Do you have any solo projects that you are working on?
I recorded some reggae tracks as part of a new project last year which went on the backburner due to other commitments within that band. But we may now have an opportunity to fine tune those tracks and get them heard. I’ve also been writing songs that would be good to record with a live band at some point. There’s 7 months till the end of this year so anything could happen between now and then.
Who does your fashion?
I design my own stagewear. I sketch my ideas and forward them, together with fabrics, zips, buttons, to the very talented Naomi Gibbs, a theatre costume designer who I’ve collaborated with many times. My costumes for the Friend or Foe tour were made by Naomi (www.societybelle.co.uk), and were based on my original sketches. She made them beautifully. They got pummelled on two tours but are now packed away, having a rest and waiting for the West Coast 2021! There are also lots of other stage outfits that I wear with Adam that I’ve cobbled together! I enjoy creating an alter ego for the stage. I’ve worn jeans and t shirt onstage with other bands but use colour and trinkets for effect like many performers.
Adam’s image is very dramatic so I hoped that a theatrical look would work for me in his band.
Are there any tips that you can share with other drummers to improve their speed?
Playing fast does require stamina and ease of movement but playing at slow tempos is more difficult in my view. The musician is exposed. Dealing with space can be tricky. Precision and timekeeping are under more scrutiny. But for drummers wanting to gain speed in their technique, the bad news is there’s no fast track to thrashing around the drum kit at breakneck speed. Unless you’re lucky enough to be performing continuously, boring old practice and repetition are the most effective way to improve your speed. If there’s a fill you want to perfect, slow it right down. Practice with heavier sticks than usual. Play it from memory as much as you can. Only refer to the source material, audio or written, when you have to. Move it up a gear once you are comfortable playing it slowly. There are tons of good drum tutorial books for rudiments out there for the reading drummer, but my favourites are Buddy Rich’s Modern Interpretation of Snare Drum Rudiments and George Lawrence Stone’s Stick Control and his more advanced book, Accents and Rebounds. Lots of essential reading to be found there.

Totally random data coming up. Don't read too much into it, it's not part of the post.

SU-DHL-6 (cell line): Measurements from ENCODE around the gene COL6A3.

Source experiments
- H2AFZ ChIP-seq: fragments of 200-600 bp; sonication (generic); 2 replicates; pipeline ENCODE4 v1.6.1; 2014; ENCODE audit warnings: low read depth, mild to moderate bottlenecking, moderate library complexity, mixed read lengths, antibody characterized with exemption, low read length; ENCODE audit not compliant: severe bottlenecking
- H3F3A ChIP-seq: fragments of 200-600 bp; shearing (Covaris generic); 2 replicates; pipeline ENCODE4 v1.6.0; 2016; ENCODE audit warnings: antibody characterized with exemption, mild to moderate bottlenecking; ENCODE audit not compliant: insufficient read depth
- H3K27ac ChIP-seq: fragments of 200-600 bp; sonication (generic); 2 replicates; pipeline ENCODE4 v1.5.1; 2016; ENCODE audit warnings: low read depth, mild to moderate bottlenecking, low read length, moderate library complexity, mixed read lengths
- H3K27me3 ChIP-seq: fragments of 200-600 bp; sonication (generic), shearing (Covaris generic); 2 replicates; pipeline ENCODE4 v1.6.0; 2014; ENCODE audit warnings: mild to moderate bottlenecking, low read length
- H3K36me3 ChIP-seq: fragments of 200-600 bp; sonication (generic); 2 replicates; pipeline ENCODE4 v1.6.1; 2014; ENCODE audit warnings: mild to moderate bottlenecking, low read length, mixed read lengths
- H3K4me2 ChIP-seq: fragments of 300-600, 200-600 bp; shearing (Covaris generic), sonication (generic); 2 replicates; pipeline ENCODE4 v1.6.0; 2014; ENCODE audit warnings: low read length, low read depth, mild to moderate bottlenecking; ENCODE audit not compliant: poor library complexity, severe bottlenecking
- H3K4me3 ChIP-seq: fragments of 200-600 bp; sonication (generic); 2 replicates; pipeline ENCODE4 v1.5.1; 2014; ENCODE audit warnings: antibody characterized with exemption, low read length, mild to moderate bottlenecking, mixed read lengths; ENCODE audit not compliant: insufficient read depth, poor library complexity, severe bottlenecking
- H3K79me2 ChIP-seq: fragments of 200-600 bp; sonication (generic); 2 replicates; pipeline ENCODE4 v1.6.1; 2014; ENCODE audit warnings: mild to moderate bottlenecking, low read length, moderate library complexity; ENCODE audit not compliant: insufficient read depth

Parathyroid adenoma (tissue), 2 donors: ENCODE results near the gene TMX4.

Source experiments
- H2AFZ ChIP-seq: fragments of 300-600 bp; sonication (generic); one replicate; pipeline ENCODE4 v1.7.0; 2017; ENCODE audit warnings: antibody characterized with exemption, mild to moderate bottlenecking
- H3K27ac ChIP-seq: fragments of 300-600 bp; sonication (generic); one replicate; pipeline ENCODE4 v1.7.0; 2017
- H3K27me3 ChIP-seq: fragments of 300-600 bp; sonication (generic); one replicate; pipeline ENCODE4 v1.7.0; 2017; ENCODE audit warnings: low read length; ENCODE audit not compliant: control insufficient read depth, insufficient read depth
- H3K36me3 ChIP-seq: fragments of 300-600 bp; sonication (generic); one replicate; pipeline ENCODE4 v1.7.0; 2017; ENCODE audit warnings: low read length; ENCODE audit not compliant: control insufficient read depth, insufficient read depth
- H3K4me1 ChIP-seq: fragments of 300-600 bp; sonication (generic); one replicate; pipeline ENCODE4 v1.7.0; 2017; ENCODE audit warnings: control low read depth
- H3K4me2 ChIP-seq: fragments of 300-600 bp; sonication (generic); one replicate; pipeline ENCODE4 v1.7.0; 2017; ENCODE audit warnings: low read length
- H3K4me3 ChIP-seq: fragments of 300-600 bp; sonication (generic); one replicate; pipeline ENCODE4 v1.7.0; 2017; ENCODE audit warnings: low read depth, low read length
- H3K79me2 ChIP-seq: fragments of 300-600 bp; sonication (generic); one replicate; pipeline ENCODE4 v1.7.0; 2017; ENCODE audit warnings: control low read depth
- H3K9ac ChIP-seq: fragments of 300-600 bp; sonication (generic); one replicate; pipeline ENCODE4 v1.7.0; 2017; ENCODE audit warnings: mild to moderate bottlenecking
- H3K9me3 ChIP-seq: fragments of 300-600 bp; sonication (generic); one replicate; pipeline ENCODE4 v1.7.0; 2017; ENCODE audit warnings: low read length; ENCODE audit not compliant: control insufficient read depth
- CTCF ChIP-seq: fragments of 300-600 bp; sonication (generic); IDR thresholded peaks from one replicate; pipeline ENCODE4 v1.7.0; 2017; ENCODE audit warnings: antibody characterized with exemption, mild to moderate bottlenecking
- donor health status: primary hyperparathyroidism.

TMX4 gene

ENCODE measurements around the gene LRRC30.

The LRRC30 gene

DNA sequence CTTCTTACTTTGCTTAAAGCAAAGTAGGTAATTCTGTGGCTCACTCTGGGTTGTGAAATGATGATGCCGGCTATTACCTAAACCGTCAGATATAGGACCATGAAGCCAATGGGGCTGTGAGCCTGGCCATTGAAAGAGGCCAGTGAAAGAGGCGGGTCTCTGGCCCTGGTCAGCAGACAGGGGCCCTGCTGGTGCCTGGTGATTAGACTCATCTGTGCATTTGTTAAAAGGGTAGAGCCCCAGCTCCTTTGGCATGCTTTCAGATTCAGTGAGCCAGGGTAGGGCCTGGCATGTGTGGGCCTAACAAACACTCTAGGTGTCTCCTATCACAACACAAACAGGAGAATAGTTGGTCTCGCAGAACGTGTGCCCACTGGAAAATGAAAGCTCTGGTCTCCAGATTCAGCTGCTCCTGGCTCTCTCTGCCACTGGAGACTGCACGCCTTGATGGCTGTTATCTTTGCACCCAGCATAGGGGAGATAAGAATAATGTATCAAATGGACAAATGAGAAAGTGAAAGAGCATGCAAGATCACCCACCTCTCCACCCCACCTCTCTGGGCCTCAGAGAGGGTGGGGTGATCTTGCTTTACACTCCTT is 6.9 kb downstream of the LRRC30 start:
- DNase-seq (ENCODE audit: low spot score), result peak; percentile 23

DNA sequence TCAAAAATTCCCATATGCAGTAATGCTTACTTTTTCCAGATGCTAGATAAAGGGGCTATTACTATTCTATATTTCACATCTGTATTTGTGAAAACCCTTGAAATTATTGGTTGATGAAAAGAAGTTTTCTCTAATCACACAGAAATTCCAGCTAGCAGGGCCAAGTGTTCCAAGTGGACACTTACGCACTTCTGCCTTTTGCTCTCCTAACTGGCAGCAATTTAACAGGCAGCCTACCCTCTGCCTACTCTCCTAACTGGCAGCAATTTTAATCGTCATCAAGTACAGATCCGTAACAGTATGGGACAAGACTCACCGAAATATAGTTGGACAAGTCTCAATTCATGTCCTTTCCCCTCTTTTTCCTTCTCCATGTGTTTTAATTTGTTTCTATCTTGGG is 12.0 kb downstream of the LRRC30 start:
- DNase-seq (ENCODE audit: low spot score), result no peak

What do you have going on for 2020 and beyond?
2020 and beyond?
2020 has been a hell of a year so far, for all the wrong reasons!
2019 was the business. I was very busy musically. Aside from my work with Adam, I branched off into a reggae collaboration and recordings which as stated, I hope to pursue this year. Last year, I also did a stint with London band The Priscillas for some summer shows. The Priscillas (www.thepriscillas.co.uk); Taylor, Val and singer Jenny, have some great songs, punchy and melodic. Jenny is a very dynamic performer and I had a lot of fun with this lot! The east coast US and UK Friend or Foe tours with Adam were just sensational. Some very memorable shows! Cincinatti, Detroit and in the UK, Hull and Blackburn spring to mind. Adam’s energy and athleticism were second to none and he has such a great connection with the audience and we were firing on all cylinders, so I am disappointed that the US west coast tour has been rescheduled for 2021, but we will be back and after a lay off like this, I’ll be straining at the leash to get back on stage and thrash my drum kit to within an inch of its life!
Photo Credits: Will Crewdson, Michael Sanderson, Dave Cox, Susan Phelps